I saw a funny meme (okay…I don’t really know what a meme is…whatever) today about living in Alaska. It has a man asking a little boy, “When does spring start?” The little boy replies: “I live in Alaska…” with a sad look on his face, the man then tenderly hugs the boy, comforting his obvious dismay. Well, I think spring has sprung! The skies have been crystal clear and the temperature is rising. Some days it’s even above freezing. Plus, we have little to complain about compared to the brutal winter that the majority of the US faced this winter (although I’m still a bit jealous…).
My father and stepmother visited two weekends ago to visit their cutey-patootie granddaughter Ava, and they were blessed with these same crystal clear, azure skies. The mountain ranges were out in full force–they even got to lay their eyes on the behemoth Denali. We also had beautiful views of Mount Susitna (also called The Sleeping Lady) during our drives to and from Anchorage. There is a legend associated with this mountain that has become one of my favorite stories to share with others.
Please allow me a moment to put on my story-teller cap here…
The Legend of Susitna
Many generations ago, long before people like you and me even existed, a giant race of people lived, loved and learned in the land that is now Alaska. The year-round tropical climate allowed delicious fruits and vegetables to flourish in the fertile soil, leaving no one hungry or desperate for new places or lands. This giant race of people never experienced violence–the few conflicts that arose were dealt with through peaceful means.
There were two amongst these people that were especially happy–a young man named Nekatla and a beautiful young woman named Susitna. Their love for each other was infectious, and the whole tribe had been in an especially celebratory mood since the announcement of their wedding plans.
On the eve of their wedding day, a messenger came from a neighboring tribe announcing a quickly advancing warring tribe. The men of Susitna’s village all agreed to travel to meet these warriors before they reached their village. Susitna and the other women were very worried, but the men assured them that they would deal with any clashes between the tribes with peaceful negotiations.
Susitna and Nekatla shared a tearful goodbye, and Susitna laid down to take a good sleep before their big wedding the following day. With this, the men of the village left to meet the warring tribe.
Not long after their departure, another messenger arrived in the village, frantic, and with terrible news. Upon meeting the warring tribe, Nekatla and all of the men had been mercilessly killed. They didn’t even have the chance to come to a peaceful solution.
The women of the tribe were devastated, confused, and broken-hearted. What would they do? How would they move forward? They had been amidst such joyful times with the wedding of Susitna and Nekatla approaching so quickly. And then they remembered Susitna: How could they break this news to her?
The women decided to let Susitna sleep, and they would share the dreadful happenings with her after she awoke. That night, they all laid down to sleep around the Sleeping Lady. Sleep came slowly. As the night wore on, their sorrowful tears turned to snowflakes–the first snow to ever fall in Alaska. All of the women froze where they lay and can still be seen there to this day, with Susitna–the Sleeping Lady–the most prominent of them all.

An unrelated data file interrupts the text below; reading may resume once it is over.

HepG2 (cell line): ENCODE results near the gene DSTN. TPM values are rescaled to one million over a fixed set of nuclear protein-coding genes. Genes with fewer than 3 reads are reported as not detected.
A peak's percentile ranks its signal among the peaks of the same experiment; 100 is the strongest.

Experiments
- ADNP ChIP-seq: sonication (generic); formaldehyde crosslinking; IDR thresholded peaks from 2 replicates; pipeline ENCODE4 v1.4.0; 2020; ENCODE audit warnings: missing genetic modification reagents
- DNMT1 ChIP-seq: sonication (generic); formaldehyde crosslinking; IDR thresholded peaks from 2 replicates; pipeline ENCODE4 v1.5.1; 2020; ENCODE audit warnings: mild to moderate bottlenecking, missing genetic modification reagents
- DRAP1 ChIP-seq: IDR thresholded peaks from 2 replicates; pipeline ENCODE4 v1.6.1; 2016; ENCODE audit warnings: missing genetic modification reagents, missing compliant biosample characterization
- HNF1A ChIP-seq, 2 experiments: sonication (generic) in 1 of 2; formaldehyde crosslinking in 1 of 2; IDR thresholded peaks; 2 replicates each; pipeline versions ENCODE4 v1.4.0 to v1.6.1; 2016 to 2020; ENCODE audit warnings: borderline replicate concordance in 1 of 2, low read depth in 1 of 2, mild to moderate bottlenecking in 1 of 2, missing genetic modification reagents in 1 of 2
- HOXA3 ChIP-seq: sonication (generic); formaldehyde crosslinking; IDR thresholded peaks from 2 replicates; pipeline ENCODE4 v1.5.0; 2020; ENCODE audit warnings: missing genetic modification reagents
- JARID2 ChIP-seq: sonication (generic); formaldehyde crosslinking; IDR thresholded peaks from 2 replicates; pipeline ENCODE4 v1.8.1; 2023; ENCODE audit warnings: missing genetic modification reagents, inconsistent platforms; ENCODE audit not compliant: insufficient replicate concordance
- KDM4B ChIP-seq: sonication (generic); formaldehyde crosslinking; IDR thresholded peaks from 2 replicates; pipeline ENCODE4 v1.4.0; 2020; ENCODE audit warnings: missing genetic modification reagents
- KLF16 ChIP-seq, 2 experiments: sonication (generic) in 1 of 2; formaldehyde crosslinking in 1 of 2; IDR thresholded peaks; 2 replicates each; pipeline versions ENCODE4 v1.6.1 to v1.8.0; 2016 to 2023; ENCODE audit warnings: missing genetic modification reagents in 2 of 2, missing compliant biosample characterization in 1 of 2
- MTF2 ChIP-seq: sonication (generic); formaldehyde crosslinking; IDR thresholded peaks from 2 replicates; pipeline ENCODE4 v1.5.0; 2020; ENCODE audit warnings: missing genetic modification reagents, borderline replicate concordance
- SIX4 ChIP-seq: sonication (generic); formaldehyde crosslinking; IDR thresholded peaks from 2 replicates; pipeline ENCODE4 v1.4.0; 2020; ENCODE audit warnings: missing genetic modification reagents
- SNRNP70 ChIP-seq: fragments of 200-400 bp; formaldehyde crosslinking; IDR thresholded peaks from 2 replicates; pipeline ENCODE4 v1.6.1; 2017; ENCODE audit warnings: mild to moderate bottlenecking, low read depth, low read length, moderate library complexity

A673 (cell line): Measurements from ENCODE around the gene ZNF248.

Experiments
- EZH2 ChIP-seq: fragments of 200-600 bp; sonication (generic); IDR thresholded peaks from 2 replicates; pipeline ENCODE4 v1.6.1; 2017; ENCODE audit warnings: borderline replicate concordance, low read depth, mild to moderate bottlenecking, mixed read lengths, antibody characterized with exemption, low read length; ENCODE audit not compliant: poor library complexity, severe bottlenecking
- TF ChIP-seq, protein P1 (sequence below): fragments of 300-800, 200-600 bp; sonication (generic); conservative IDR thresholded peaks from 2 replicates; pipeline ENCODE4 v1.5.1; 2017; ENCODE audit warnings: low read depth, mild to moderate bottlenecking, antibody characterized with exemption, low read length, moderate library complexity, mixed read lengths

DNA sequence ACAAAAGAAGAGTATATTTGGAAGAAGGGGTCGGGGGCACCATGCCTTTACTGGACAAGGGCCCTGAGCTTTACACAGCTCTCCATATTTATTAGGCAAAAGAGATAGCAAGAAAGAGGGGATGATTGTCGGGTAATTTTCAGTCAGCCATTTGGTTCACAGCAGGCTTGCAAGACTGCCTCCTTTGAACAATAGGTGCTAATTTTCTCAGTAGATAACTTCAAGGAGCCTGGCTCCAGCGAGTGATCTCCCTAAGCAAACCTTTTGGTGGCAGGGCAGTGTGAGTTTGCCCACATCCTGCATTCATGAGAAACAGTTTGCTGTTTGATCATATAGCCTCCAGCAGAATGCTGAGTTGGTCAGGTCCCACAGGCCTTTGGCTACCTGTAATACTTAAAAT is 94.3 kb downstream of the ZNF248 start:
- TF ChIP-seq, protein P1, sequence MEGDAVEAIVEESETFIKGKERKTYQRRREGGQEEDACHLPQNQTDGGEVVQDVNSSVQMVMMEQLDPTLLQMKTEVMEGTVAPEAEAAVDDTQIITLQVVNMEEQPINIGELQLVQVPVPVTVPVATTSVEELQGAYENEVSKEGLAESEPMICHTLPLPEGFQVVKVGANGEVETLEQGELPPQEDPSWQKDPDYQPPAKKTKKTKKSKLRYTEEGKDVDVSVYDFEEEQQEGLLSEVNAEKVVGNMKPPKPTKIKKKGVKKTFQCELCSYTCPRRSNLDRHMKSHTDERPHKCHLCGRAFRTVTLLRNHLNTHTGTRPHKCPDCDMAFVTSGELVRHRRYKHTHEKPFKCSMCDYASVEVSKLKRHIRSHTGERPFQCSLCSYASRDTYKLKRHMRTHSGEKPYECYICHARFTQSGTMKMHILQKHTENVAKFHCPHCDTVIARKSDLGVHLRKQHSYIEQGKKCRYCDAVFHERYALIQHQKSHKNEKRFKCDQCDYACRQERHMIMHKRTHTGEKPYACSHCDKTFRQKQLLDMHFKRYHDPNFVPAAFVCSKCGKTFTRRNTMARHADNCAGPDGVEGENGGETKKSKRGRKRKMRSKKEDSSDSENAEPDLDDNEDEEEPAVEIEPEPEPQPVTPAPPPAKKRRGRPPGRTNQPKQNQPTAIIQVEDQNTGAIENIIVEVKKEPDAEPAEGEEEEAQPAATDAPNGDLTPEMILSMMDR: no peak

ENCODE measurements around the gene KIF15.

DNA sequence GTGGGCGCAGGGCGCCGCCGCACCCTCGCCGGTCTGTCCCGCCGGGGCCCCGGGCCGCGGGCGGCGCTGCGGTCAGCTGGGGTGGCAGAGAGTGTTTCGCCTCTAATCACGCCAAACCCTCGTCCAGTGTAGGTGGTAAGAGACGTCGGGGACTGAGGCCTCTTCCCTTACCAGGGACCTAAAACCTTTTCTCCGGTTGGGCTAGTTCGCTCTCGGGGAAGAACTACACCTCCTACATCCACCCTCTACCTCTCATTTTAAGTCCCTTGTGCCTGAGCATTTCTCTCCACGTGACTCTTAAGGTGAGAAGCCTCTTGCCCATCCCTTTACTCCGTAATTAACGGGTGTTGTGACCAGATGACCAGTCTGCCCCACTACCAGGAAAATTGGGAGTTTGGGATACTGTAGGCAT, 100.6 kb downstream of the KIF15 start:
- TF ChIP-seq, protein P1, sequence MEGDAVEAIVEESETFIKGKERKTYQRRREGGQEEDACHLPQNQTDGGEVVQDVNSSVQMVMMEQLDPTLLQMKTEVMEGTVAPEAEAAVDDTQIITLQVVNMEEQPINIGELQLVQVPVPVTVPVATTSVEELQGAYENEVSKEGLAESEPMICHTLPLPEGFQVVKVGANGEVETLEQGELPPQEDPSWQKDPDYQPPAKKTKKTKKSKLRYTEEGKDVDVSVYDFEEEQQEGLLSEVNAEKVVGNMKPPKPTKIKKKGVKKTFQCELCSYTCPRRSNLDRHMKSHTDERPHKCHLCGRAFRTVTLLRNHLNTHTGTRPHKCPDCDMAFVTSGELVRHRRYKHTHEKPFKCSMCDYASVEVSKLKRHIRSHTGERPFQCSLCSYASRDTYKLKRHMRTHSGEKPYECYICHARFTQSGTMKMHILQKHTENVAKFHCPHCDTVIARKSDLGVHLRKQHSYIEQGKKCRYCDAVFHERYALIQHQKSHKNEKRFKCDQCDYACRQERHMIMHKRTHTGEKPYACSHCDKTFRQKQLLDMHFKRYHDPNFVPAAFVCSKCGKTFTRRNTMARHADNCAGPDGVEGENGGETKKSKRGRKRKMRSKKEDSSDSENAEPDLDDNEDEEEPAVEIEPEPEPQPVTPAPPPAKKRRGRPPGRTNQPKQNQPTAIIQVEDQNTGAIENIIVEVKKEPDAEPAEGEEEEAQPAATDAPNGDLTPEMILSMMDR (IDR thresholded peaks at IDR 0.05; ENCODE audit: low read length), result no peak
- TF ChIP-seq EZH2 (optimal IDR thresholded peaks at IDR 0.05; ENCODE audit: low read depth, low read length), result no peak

Legend has it that when peace comes to reign over the land once again, Susitna and the other women will rise from their slumber to be reunited with their long lost loves.
There you have it: The Legend of Susitna. There is something about it that reminds me of spring. Perhaps it is that the mountain is so beautiful and visible during this time of the year, perhaps it is the notion that this occurrence brought seasons to Alaska, but more likely it is the hopeful feeling it leaves with us. Spring is such a hopeful time (especially for farmer types like us!). We have hopes for new calves, chicks and piglets that have just been born. We have plans for the vegetables that will surely arise from germinating seeds. We expect the cleaning power of melting snow and fresh air to wipe clean our slates for the rest of the year. Peace will reign the land again, won’t it?
This is a story I like to keep in my back pocket for long car rides. My niece once had me recite it three times during a long road trip, and I’m going to take that as a good sign of a good story. Do you have any stories that you share time and time again?
In other spring news, life in the yurt is getting brighter and brighter every day, and motherhood has been a blast so far. We’ve been enjoying the springtime weather with lots of hikes and even one spring cross country ski!
Maybe this winter will one day be remembered amongst story tellers: “Legend has it that one year there were 30 consecutive days of below zero degree weather…” who knows?
I hope these first few weeks of official spring are treating you all well!
Until next time, Farmgirls!
Sending you Peace and Love,
Alex, the Rural Farmgirl